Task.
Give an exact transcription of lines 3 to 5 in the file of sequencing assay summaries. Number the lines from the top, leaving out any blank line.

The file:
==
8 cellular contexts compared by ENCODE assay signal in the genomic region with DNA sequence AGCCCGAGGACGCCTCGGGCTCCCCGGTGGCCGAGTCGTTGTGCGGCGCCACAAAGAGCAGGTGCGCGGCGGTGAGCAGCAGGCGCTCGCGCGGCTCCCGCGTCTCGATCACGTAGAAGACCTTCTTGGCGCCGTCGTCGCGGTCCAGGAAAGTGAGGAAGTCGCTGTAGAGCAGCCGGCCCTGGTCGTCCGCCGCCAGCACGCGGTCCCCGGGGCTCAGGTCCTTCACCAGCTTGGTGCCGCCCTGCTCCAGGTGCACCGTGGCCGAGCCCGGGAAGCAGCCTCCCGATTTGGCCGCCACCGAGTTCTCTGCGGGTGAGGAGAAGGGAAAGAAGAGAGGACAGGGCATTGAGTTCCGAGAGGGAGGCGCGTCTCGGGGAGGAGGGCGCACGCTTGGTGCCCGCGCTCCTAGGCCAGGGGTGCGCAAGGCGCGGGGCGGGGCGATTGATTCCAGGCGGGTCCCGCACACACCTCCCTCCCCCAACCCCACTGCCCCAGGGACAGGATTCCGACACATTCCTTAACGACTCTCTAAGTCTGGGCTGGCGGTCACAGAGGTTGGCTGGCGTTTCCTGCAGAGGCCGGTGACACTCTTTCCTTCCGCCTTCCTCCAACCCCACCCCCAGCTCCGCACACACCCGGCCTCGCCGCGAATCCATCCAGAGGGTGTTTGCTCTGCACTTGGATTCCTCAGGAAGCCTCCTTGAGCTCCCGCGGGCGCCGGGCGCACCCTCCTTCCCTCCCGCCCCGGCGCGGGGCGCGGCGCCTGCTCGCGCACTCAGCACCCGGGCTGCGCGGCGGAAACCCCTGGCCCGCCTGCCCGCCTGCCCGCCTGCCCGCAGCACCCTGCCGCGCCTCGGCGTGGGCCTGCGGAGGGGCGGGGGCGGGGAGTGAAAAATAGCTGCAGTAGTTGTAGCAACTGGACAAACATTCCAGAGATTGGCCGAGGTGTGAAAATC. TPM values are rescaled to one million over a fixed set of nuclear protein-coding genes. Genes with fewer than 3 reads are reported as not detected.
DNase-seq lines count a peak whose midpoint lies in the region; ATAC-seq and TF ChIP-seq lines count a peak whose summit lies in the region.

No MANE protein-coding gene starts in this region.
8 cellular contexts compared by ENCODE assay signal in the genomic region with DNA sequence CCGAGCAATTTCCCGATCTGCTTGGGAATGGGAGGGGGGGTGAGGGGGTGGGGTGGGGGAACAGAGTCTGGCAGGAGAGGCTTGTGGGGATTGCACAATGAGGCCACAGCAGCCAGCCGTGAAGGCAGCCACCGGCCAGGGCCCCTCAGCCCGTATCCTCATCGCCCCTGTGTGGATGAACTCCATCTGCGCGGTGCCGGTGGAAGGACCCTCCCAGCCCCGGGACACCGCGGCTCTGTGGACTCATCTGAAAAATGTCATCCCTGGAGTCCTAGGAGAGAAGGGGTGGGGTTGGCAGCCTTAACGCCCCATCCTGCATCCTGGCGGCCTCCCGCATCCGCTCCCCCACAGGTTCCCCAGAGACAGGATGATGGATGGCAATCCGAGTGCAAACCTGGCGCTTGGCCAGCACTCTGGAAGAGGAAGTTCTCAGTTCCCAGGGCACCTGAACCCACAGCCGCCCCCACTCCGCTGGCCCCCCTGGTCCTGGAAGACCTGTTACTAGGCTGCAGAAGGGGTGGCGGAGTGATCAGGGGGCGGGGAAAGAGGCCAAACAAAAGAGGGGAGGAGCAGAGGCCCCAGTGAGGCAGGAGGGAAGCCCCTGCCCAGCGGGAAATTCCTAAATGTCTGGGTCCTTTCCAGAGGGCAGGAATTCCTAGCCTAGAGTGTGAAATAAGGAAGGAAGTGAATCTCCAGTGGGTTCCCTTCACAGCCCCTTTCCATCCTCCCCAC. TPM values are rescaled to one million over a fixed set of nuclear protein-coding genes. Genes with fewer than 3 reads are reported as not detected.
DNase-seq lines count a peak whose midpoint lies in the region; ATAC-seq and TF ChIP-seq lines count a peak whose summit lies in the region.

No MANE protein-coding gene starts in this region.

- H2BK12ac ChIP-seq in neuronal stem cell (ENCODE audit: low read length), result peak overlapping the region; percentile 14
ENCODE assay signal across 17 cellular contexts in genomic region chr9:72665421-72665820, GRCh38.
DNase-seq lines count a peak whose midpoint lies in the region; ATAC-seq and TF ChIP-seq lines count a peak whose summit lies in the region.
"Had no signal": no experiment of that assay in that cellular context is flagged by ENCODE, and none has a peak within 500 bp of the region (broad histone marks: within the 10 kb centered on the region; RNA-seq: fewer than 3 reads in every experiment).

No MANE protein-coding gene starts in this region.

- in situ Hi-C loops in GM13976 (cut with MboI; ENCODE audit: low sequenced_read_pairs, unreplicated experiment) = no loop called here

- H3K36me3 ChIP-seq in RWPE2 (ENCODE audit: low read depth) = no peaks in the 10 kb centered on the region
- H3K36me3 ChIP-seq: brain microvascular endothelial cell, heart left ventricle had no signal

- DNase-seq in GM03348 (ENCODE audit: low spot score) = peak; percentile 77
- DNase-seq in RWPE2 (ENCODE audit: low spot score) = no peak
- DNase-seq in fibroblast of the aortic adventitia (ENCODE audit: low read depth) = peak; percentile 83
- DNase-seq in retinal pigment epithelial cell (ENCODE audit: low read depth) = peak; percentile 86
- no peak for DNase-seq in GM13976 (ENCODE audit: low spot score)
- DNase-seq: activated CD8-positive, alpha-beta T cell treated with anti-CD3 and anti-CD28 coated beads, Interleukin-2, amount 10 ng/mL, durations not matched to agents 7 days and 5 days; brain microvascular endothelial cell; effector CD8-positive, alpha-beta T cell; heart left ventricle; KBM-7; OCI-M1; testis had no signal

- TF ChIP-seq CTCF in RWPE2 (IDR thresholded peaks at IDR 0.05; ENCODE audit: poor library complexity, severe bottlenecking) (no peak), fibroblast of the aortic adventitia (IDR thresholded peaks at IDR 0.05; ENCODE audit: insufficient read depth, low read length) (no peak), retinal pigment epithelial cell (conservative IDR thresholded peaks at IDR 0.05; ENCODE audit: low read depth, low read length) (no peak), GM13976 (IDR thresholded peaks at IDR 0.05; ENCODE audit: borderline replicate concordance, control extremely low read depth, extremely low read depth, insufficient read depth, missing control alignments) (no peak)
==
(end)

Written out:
No MANE protein-coding gene starts in this region.
8 cellular contexts compared by ENCODE assay signal in the genomic region with DNA sequence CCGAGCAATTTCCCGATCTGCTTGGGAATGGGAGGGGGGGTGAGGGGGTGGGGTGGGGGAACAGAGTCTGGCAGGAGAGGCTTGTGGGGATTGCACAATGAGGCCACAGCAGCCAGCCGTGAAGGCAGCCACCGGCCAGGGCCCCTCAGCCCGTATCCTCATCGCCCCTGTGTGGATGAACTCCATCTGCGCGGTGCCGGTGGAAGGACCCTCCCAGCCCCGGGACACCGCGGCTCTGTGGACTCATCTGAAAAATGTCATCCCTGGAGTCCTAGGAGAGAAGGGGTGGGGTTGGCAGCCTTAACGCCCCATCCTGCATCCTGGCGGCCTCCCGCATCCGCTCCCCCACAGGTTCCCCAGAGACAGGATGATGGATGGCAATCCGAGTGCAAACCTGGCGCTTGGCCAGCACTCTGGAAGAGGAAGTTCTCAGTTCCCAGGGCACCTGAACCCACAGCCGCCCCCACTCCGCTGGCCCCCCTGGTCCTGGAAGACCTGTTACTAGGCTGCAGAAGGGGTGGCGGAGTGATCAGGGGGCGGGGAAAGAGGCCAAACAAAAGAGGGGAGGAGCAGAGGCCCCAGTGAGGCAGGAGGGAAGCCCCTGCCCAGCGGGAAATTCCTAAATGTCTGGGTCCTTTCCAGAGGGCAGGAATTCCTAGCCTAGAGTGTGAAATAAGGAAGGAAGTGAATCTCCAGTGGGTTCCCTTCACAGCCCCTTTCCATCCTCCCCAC. TPM values are rescaled to one million over a fixed set of nuclear protein-coding genes. Genes with fewer than 3 reads are reported as not detected.
DNase-seq lines count a peak whose midpoint lies in the region; ATAC-seq and TF ChIP-seq lines count a peak whose summit lies in the region.